Choosing Safe Toys

Your children should be able to play happily with the toys, and you should have peace of mind that they are safe. Not only should they be safe but they should also be suitable for the age of your child. We have outlined below some safety guidelines to help ensure your baby’s playtime will be a happy one.

Buying toys
Always buy children’s toys from a reputable toy dealer who you know will stock safe and sensible toys and will be able to give you sensible advice when buying for a specific age. Have a close look at the toy to make sure it is strong and won’t fall apart. Never buy a toy that is too old for a child or baby, toys should be marked with age of suitability and this is for good reason. Small parts on toys are a choking hazard for babies as are toys with fur or hair. These are particularly dangerous for babies under the age of 12 months.
Choosing a toy
Toys are an essential part of a baby’s development and will help them learn as well as play. Check safety guidelines on packaging as well as age warnings as this will help you choose a toy, which is suitable for your baby. Think about what your baby can and can’t do already, buying a toy that is too simple for your baby will not excite them, stimulate or encourage them to learn. Buying a toy that is too advanced may frustrate your baby and deter them from getting involved in learning from new toys.
Safety symbols
There are a number of safety marks or numbers, which are there to indicate you their safety or suitability for a child. BS5665 (British) or EN71 (European) numbers may appear on the packaging or label and indicate that the manufacturer has met either British or European safety standards. The Lion Mark is a symbol of safety used by members of the British Toy and Hobby association. Age warning symbols usually appear in words like ‘not suitable for children under 36 months’ or may appear as a sign, see diagram, which indicates the toy is not suitable for a child under the age of 3 years. The CE mark must appear on all toys in the European Union (EU) and indicates that the toy has met with the EU toy safety law – The Toy Safety Directive
Look after your toys
Once you have bought suitable toys it is just as important to care for them. Try to store toys away when possible as they can cause accidents if left lying around for people to trip over. If you have older children or visit a house with older children, take care that your baby doesn’t get their hands on a toy that is too old for them. Throw away any toys that are old or broken, don’t try to mend them yourself. Never mix old batteries with new ones, as the stronger one will make the weaker ones very hot.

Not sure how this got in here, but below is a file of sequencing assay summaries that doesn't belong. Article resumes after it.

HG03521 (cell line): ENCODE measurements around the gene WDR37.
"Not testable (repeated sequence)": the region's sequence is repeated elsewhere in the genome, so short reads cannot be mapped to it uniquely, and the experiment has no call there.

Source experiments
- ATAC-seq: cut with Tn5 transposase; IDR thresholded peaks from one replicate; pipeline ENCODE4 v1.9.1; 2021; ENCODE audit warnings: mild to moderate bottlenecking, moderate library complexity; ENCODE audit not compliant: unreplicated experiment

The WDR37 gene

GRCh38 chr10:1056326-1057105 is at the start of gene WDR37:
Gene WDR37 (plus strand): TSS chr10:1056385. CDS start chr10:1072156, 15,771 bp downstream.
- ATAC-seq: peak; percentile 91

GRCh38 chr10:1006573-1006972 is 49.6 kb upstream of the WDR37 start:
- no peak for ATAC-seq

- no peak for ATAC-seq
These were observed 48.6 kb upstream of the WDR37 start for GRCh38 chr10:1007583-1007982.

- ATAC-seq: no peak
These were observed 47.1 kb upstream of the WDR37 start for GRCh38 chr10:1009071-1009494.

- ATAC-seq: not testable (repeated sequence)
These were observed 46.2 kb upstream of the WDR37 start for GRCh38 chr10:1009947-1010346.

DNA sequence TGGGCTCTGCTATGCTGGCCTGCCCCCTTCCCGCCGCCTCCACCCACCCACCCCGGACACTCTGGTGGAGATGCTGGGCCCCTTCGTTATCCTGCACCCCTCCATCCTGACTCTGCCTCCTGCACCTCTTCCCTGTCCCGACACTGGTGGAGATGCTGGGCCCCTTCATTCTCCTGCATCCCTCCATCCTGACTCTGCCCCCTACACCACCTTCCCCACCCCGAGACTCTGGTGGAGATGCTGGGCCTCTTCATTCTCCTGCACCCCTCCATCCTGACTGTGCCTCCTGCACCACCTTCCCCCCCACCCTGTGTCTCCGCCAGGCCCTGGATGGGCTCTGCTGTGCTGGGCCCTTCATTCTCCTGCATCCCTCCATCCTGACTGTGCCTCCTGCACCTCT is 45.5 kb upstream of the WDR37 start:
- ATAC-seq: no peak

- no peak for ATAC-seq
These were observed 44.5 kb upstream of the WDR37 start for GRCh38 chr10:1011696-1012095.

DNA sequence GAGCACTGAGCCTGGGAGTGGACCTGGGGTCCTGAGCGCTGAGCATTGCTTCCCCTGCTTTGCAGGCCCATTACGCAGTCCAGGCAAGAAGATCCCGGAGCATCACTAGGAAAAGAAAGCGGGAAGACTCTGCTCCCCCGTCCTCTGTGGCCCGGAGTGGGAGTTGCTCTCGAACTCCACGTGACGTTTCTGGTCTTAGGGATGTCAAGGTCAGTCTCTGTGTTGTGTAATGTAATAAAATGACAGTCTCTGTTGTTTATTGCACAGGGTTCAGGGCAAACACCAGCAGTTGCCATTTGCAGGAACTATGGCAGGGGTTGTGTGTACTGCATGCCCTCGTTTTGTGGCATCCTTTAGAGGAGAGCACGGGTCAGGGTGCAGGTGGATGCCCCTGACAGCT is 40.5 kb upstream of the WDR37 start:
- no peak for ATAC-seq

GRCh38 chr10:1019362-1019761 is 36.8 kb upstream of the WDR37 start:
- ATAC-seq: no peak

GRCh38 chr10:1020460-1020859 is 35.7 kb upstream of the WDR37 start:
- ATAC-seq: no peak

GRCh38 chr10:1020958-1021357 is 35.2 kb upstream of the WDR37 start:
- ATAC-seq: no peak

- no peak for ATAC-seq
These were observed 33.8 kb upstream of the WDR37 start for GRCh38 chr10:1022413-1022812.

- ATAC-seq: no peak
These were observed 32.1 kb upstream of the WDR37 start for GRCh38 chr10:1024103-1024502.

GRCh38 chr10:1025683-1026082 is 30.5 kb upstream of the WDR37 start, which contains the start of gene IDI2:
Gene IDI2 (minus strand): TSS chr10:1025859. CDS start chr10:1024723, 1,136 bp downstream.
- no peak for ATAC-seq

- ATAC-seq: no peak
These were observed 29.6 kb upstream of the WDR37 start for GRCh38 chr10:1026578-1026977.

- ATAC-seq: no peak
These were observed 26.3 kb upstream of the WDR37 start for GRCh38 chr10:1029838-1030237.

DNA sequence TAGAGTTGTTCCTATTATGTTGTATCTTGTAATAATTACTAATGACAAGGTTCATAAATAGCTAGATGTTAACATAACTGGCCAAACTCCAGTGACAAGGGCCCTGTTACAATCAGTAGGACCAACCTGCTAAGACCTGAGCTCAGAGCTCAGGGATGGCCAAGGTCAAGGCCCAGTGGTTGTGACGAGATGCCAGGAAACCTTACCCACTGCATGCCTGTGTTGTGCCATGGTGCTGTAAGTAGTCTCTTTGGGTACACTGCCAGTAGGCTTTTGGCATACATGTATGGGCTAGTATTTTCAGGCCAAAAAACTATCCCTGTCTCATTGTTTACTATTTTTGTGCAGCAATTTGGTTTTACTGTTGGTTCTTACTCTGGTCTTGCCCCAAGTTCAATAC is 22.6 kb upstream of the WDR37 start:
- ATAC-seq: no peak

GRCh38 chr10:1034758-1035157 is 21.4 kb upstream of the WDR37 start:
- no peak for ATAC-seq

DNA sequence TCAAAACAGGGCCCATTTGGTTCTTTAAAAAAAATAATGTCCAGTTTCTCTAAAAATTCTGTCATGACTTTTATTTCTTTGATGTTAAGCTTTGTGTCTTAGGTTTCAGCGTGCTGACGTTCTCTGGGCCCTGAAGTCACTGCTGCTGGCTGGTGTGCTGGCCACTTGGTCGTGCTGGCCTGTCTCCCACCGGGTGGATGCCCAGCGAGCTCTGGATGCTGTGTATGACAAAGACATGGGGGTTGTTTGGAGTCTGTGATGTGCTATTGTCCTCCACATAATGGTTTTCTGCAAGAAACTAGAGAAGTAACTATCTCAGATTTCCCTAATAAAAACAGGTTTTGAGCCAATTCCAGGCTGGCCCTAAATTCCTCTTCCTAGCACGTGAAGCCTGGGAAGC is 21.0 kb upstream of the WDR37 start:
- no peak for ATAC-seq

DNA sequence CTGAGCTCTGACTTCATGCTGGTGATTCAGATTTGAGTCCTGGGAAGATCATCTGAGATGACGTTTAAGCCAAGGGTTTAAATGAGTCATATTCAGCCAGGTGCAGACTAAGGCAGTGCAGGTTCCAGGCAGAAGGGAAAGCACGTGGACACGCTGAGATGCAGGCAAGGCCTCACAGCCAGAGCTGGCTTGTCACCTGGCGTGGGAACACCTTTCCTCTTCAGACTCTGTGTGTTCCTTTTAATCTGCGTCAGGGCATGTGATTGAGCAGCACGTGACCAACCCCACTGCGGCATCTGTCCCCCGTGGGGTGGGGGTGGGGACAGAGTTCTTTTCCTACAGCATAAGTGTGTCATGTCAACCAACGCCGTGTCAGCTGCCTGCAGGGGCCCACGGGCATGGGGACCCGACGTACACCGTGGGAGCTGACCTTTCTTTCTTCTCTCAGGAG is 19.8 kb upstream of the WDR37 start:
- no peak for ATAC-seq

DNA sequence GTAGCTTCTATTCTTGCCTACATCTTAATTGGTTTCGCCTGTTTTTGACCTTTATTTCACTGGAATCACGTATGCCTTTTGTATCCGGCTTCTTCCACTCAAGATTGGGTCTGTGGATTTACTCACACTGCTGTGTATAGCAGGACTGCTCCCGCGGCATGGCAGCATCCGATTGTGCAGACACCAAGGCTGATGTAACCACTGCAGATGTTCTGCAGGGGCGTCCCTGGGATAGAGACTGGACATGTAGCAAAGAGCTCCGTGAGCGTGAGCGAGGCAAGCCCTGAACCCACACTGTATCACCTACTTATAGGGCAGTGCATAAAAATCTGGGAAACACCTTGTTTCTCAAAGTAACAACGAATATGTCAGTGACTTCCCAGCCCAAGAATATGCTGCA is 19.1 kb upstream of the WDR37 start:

Hazardous Toys
The following toys may be dangerous if not used properly or given to a child of the wrong age:
Fluffy Toys:
long hairs or fur may choke a baby.
Cot Toys:         
Strings should be no longer than 20cm or 8”; longer ones could strangle a baby. Once your baby can sit up or get on their hands and knees they should be removed altogether.
Noisy Toys:
Cap guns can damage hearing; don’t let children hold them close to your ears.
Chemistry sets:
Keep away from children under the age of 10 years. Supervise when older children use this kind of toy.
Kites:
Supervise children with kites and do not use near overhead power lines.
Garden Toys: 
Choose sturdy garden furniture and check regularly that nuts and bolts aren’t coming loose. Choose a suitable ground cover like grass and not concrete, place items like swings away from areas that are near to where people walk and could be hit.
Paddling Pools:
Always empty pools and buckets and turn them upside down when not in use. A child can drown in 5cm (2”) of water; click here for water safety guidelines.
Second hand toys:
Avoid second hand toys if possible. If you are given one check for broken or loose parts and clean it thoroughly.
If your think a toy you have bought or seen is dangerous then complain to your local Trading Standards Office, or Consumer Safety Office. If the toy is dangerous they will have it removed from the store and may prosecute the manufacturer.
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